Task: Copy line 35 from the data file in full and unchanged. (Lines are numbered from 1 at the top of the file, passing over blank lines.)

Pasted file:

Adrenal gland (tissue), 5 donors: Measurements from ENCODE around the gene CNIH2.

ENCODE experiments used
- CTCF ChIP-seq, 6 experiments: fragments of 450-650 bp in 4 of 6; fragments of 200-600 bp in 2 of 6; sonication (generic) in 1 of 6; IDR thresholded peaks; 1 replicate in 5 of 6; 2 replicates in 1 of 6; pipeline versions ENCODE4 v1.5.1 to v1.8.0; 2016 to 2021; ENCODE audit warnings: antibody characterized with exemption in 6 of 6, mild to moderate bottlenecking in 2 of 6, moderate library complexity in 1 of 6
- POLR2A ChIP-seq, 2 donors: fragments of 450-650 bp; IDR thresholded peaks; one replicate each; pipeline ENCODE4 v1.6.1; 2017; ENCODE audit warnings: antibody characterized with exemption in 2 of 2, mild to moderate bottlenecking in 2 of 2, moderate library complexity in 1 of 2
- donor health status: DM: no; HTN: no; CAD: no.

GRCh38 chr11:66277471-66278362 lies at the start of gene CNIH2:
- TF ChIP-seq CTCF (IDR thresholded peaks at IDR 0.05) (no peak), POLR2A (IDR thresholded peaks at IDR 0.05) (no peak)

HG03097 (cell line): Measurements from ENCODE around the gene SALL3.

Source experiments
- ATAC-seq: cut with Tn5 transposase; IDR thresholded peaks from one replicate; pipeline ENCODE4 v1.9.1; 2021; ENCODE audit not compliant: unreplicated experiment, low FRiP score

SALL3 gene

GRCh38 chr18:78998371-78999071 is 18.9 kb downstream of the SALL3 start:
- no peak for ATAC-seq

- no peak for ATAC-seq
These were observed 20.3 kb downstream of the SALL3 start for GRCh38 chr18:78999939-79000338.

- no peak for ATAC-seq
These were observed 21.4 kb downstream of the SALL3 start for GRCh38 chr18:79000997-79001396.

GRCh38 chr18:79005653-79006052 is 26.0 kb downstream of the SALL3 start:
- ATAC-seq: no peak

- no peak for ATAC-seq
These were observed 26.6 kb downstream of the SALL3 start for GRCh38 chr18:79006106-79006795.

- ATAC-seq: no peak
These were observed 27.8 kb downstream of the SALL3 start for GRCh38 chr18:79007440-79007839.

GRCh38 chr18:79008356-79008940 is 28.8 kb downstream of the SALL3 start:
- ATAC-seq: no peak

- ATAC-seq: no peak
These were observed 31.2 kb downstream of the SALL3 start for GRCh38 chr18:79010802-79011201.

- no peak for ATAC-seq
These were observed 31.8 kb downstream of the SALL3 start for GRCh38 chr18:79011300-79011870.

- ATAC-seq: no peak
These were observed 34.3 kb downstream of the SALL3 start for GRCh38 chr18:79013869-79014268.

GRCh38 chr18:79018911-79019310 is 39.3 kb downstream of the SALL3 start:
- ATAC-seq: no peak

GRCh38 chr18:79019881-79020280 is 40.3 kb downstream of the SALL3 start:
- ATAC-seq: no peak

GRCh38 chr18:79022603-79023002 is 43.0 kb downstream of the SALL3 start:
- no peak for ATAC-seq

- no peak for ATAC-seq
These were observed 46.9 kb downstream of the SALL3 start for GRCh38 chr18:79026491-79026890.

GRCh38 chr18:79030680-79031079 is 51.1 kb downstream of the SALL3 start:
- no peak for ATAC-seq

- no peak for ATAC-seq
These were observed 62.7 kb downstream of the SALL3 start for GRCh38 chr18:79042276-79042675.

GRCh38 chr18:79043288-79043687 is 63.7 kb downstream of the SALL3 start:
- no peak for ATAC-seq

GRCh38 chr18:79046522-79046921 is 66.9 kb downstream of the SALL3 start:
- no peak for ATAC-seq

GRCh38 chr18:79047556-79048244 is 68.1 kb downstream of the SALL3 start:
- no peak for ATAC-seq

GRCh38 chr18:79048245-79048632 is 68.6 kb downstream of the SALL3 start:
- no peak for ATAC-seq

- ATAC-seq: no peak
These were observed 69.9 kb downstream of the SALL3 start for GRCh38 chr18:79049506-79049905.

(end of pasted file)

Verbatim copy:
- ATAC-seq: no peak